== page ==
A Will is only valid in the UK if it complies with specific formalities. The vast majority of Wills that have been drafted by a qualified solicitor will have been executed in the correct manner and therefore valid, however there may be certain circumstances that invalidate a Will.
One of the ways of challenging the validity of a Will is by making a claim of undue influence, in short this is where a testator (the person who has made the Will) has been coerced by somebody into making a Will they didn’t truly wish to make. If there is evidence to support the fact that a testator has been coerced or there is an element of undue influence, a Will may be considered as not substantially valid. An absolutely crucial factor in these types of claims is evidence. The following red flag scenarios, may assist in illustrating a scenario that could indicate Undue Influence;
- A sudden decision for a testator to change their Will in a drastic way, that is out of character for the testator and substantially different from wishes they have expressed in the past.
- The person now benefitting under the new or updated Will was not previously included, or if they were previously included, what they stood to inherit was a much smaller amount from an estate previously.
- The deceased was dependent on the new main beneficiary(s) when changes were made.
- The deceased was frail and vulnerable when the new Will was made and more likely to have been susceptible to forceful persuasion.
Difficulties in establishing Undue Influence
As facts and evidence are key, claims of these types run into difficulties as undue influence usually takes place behind closed doors by people in positions of trust such as partners, children, grandchildren, carers, and close friends.
Undue influence is more than just persuasion and case law has helpfully assisted in understanding where instances of undue influence may be found.
The historical case of Wingrove v Wingrove  established the following in the context of probate;
“To be undue influence in the eye of the law there must be – to sum it up in one word – coercion”.
Examples of coercion include;
Physical violence, imprisonment, verbal bullying or “simply talking to a sick person who is seriously ill in such a way that that person may be induced, for quietness’ sake, to do anything”. i.e. persistent pressure that wears down a weak and fragile testator to the point where they just give in.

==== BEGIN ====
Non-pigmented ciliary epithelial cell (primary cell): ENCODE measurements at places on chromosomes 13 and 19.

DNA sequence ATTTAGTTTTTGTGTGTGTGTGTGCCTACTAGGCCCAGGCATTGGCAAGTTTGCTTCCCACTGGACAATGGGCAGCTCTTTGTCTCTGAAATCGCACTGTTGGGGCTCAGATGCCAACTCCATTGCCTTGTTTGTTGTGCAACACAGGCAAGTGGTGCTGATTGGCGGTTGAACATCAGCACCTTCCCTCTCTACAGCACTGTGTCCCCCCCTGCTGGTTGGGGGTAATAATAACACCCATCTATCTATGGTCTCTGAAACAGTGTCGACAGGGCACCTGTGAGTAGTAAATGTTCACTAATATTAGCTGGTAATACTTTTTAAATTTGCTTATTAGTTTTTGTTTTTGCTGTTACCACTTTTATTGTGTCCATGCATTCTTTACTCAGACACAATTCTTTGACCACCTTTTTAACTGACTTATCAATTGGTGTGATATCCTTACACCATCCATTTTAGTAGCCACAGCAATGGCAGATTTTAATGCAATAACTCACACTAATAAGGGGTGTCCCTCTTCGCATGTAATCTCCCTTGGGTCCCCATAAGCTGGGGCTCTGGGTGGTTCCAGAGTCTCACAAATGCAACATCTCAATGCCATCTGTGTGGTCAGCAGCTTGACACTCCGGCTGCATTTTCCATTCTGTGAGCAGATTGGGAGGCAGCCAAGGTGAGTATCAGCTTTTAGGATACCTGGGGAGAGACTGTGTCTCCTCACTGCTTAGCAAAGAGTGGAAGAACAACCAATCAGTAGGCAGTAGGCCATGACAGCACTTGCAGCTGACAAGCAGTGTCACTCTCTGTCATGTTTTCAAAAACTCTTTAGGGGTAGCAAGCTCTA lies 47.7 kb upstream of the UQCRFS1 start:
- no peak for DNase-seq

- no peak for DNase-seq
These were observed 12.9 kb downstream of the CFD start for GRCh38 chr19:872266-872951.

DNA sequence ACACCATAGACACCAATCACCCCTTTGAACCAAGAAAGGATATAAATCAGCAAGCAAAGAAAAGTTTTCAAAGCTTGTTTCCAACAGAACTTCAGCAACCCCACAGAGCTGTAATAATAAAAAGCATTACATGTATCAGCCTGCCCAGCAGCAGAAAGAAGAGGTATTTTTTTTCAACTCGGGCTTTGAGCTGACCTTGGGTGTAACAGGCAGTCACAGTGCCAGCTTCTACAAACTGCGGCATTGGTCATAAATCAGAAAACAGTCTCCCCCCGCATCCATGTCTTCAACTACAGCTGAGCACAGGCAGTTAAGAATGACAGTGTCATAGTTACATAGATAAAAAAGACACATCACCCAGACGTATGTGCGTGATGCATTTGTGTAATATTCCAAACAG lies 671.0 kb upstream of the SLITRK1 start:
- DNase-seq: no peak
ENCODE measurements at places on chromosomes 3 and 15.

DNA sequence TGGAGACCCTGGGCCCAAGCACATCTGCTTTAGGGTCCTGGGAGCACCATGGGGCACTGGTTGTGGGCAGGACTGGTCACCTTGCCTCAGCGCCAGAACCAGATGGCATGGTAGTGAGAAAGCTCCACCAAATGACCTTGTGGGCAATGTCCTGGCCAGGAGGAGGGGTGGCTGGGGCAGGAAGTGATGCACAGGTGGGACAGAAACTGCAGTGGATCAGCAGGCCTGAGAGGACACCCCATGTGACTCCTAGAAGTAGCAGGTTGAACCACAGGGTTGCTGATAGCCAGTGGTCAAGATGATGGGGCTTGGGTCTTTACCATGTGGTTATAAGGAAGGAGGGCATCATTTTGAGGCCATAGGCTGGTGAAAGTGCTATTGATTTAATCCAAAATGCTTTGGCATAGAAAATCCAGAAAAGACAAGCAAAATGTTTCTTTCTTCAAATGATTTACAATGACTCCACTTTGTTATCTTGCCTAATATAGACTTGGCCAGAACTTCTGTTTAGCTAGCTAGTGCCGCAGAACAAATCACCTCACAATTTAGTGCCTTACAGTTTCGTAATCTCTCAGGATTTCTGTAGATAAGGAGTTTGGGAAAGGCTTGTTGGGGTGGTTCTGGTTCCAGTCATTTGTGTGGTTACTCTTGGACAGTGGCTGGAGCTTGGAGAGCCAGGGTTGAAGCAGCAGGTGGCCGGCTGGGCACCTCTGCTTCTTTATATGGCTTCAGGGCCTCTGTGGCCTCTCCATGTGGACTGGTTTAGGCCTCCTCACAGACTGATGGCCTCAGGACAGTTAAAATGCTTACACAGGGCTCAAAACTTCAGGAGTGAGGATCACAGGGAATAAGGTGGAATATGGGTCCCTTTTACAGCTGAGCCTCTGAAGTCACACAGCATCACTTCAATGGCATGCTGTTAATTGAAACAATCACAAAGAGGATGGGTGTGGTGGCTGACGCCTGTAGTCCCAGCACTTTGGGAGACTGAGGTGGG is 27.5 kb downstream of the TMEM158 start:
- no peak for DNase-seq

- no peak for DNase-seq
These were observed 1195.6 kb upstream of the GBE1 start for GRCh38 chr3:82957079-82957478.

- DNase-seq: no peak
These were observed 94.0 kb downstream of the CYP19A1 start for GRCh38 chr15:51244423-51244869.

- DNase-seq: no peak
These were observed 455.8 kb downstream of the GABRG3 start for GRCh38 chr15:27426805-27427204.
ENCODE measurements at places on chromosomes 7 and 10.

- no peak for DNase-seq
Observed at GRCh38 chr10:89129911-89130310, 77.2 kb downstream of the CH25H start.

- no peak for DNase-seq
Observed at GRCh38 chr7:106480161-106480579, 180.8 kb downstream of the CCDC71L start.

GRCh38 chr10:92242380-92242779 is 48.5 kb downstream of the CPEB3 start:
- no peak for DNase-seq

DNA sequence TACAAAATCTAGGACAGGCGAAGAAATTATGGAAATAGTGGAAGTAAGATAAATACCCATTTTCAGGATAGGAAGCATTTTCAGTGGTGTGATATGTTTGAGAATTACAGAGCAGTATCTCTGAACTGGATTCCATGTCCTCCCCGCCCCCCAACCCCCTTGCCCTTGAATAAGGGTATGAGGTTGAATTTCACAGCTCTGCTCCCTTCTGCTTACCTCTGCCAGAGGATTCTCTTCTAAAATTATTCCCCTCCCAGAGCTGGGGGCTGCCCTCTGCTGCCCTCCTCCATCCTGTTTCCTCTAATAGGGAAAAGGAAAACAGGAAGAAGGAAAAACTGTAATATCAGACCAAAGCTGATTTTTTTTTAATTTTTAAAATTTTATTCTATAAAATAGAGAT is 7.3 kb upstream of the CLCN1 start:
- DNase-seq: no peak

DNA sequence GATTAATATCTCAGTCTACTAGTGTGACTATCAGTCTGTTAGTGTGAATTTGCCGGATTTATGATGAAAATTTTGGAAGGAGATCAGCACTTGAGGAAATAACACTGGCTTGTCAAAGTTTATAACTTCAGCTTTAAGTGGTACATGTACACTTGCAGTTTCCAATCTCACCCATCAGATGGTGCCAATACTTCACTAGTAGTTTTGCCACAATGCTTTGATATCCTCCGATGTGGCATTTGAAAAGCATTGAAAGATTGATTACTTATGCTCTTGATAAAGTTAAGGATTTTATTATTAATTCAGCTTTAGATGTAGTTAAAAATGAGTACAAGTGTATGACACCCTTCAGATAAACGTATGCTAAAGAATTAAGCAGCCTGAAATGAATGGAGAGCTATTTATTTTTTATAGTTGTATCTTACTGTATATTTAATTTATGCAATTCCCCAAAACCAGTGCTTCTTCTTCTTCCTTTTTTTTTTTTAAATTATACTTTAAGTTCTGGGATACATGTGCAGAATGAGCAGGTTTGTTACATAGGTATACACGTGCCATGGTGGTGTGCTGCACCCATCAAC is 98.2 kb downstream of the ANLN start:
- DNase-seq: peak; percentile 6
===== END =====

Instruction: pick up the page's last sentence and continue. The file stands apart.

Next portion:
In Edwards v Edwards  Coercion was summarised as;
‘pressure that overpowers the volition without convincing the testator’s judgment. It is to be distinguished from mere persuasion, appeals to ties of affection or pity for future destitution, all of which are legitimate. Pressure which causes a testator to succumb for the sake of a quiet life, if carried to an extent that overbears the testator’s free judgment discretion or wishes, is enough to amount to coercion in this sense’.
Therefore, a further critical point to note is there must be coercion, persuasion alone is not enough.
Examples of behaviours that do not amount to undue influence, include appealing to the affections of the testator, for instance:
- Pestering until they give in, e.g. “You already know, I need some inheritance to pay off debts, please can you leave me something to help me out otherwise I could be made homeless”.
- Heavy persuasion, e.g. “If I don’t receive any inheritance from you, your grandchild will not get the education you always wanted”.
- Pulling on their heart strings, e.g. “I am the only person that has supported you over all of these years”.
- Pampering or befriending an elderly testator with a view to be included in their Will.
Analysis of caselaw
In the case of Hubbard and another v Scott and others , there were suspicious circumstances where an elderly father left his estate to his cleaner (whom he knew for less than 3 months) rather than his two daughters!, despite the circumstances, no undue influence was found. The facts of this case may be summarised as follow;
- The testator made his first will in 1997 leaving the whole of his net estate to a friend and neighbour, Dorothy Emblem providing she survived him by 30 days. In default, the Net Estate was left to his two daughters.
- Dorothy died in about 2008 and subsequently in 2009, the testator, aged 87 made a new will, executing it in the presence of a solicitor, leaving his net Estate, to his cleaner, Mrs Kruk.
- The two daughters alleged that Mrs Kruk and the testator met for the first time approximately two-and-a-half months before his death and that she was only ever his cleaner.